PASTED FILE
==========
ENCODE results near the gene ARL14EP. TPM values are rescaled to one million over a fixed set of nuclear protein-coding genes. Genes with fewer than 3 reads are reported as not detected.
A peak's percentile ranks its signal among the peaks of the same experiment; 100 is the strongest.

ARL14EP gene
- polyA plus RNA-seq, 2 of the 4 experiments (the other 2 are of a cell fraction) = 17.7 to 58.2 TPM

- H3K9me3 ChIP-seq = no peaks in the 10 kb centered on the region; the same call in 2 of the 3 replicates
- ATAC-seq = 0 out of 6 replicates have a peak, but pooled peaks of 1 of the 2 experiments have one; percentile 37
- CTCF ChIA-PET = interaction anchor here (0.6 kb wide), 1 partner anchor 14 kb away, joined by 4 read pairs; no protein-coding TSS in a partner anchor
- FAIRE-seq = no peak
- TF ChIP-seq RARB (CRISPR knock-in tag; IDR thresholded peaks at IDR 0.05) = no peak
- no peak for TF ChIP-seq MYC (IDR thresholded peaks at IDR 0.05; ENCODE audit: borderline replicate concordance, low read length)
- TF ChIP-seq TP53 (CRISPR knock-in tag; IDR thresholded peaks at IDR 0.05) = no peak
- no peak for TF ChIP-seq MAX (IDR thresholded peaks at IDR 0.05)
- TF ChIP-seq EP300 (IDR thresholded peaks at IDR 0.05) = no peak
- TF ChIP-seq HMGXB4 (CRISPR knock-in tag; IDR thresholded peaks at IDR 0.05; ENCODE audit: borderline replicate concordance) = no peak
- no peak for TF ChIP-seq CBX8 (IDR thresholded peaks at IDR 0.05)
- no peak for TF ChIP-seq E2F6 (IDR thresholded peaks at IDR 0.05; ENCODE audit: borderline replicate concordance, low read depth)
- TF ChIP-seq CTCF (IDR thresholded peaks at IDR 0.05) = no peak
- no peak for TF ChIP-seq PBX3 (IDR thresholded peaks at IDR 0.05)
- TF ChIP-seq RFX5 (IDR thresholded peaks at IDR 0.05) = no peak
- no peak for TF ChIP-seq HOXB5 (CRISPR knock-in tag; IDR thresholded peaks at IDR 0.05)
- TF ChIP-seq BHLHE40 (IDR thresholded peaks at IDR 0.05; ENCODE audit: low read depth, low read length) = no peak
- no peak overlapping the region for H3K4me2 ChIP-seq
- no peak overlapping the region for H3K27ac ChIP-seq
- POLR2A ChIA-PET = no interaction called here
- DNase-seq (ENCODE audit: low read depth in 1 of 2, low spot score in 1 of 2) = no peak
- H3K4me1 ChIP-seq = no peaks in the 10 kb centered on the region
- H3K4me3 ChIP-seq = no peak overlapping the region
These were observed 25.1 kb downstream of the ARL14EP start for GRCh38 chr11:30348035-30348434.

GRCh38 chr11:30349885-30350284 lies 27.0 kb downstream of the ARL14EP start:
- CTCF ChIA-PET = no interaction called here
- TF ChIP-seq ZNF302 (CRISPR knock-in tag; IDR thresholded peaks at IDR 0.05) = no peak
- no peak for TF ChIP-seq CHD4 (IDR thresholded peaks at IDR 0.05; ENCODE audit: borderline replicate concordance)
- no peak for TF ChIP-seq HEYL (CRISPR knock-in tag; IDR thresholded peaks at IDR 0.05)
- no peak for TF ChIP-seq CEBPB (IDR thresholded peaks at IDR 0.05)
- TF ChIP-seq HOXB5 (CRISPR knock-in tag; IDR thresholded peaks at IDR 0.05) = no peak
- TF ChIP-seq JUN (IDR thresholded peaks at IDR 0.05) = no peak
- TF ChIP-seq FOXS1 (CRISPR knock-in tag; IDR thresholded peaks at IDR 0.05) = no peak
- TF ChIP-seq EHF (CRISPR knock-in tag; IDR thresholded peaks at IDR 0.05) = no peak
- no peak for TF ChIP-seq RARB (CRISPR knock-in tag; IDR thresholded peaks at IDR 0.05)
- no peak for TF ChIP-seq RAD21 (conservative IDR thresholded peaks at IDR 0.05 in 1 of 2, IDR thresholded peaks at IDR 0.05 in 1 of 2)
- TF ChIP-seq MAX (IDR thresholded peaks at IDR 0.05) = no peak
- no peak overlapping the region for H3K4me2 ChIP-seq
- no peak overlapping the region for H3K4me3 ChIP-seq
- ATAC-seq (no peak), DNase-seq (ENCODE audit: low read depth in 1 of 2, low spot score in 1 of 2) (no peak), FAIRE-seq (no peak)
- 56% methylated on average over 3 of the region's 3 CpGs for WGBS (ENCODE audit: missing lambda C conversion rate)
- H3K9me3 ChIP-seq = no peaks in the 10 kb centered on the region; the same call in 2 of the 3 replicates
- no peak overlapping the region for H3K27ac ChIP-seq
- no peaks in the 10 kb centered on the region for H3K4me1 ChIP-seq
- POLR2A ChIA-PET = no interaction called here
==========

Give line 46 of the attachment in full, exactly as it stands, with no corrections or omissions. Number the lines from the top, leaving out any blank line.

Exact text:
- H3K9me3 ChIP-seq = no peaks in the 10 kb centered on the region; the same call in 2 of the 3 replicates